Assist control (AC) ventilation is traditionally broken down into two flavors – pressure-control (PC, an inspiratory pressure is set) and volume-control (VC, a target tidal volume in set). Both styles of ventilation allow parameters like the fraction of inspired oxygen (FiO2), respiratory rate (RR), and positive end-expiratory pressure (PEEP) to be adjusted as well. Newer ventilators have modes which try to minimize peak/plateau/mean airway pressures by adjusting HOW a breath is delivered.
If you model the alveolus as a balloon, then one can imagine the effort it takes to initially inflate this sac (ie, overcoming alveolar elastance/surface tension). Once it’s stinted open, filling additional air is much easier. It follows that if a ventilator can provide high flows early in the inspiratory phase, it won’t be as laborious to finish filling the alveoli until the preset tidal volume is achieved. This is exactly what we see in hybrid modes like volume control AutoFlow (VC-AF). Unlike traditional VC modes where there’s a square waveform on the flow curve, VC-AF has a high peaking flow early on which quickly decelerates through the rest of inspiration. Almost universally, this leads to decreased peak/plateau pressures on the ventilator with no other settings changed.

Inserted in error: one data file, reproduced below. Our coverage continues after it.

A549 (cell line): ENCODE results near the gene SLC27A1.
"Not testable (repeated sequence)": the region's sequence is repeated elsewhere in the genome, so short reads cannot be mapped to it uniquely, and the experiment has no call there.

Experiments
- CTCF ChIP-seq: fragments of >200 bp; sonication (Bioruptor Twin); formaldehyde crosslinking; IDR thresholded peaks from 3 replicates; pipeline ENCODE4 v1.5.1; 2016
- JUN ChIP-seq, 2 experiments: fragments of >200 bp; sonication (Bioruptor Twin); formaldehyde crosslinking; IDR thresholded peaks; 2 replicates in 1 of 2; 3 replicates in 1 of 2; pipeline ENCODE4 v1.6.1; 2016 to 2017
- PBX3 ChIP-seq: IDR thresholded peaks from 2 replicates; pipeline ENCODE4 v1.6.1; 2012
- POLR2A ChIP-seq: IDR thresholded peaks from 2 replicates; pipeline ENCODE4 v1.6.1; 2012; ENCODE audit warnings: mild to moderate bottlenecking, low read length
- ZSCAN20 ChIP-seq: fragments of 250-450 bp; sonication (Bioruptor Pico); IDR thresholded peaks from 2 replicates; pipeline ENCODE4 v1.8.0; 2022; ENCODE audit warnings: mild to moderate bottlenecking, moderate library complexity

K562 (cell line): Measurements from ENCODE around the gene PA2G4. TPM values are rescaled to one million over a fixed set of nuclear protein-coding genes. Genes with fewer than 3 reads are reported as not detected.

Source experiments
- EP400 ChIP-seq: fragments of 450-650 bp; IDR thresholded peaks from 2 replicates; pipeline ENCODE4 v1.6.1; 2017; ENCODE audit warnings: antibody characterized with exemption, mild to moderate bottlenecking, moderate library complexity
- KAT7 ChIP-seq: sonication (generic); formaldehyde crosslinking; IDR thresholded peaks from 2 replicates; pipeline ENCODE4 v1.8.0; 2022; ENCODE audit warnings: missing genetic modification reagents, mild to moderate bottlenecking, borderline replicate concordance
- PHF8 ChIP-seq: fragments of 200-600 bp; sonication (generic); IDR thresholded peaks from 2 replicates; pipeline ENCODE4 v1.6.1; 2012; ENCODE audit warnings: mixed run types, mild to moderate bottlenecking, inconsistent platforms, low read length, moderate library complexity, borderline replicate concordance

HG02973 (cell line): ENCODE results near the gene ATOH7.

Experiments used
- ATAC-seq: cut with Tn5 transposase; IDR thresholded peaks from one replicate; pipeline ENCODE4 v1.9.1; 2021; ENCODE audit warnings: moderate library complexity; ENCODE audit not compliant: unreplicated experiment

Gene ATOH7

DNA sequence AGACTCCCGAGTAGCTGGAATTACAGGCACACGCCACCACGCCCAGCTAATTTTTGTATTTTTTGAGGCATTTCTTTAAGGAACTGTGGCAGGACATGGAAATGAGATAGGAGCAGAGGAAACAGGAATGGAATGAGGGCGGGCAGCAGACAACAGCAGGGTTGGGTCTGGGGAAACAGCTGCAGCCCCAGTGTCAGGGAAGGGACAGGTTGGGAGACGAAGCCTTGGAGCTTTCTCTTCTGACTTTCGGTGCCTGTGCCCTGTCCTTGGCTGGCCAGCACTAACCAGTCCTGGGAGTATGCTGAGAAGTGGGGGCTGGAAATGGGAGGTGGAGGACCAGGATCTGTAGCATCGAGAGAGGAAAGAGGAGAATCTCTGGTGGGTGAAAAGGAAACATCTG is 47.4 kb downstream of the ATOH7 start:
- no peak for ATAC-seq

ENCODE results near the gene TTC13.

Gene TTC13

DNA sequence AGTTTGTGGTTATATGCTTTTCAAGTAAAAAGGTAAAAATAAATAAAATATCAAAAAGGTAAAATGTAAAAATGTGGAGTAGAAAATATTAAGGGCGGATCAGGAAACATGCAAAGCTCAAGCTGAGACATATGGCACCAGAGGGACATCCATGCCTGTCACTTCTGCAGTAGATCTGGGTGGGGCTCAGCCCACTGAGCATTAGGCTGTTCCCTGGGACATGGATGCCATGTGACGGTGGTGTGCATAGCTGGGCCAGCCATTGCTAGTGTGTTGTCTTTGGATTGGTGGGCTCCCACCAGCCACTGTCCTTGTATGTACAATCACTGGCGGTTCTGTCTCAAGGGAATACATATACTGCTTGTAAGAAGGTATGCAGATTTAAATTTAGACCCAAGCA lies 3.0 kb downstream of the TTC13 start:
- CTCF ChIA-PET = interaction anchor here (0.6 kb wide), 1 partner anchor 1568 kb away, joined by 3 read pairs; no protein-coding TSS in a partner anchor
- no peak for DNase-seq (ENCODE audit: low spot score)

Morbid obesity, steep head-down positioning where the abdomen is pushed up into the chest limiting diaphragmatic excursion, and abdominal laparoscopic insufflation are just a few examples where we struggle with elevated airway pressures. In addition to tweaking other ventilator settings, consider a hybrid mode like VC-AF (also called VC+ or pressure-control with volume guaranteed depending on the ventilator).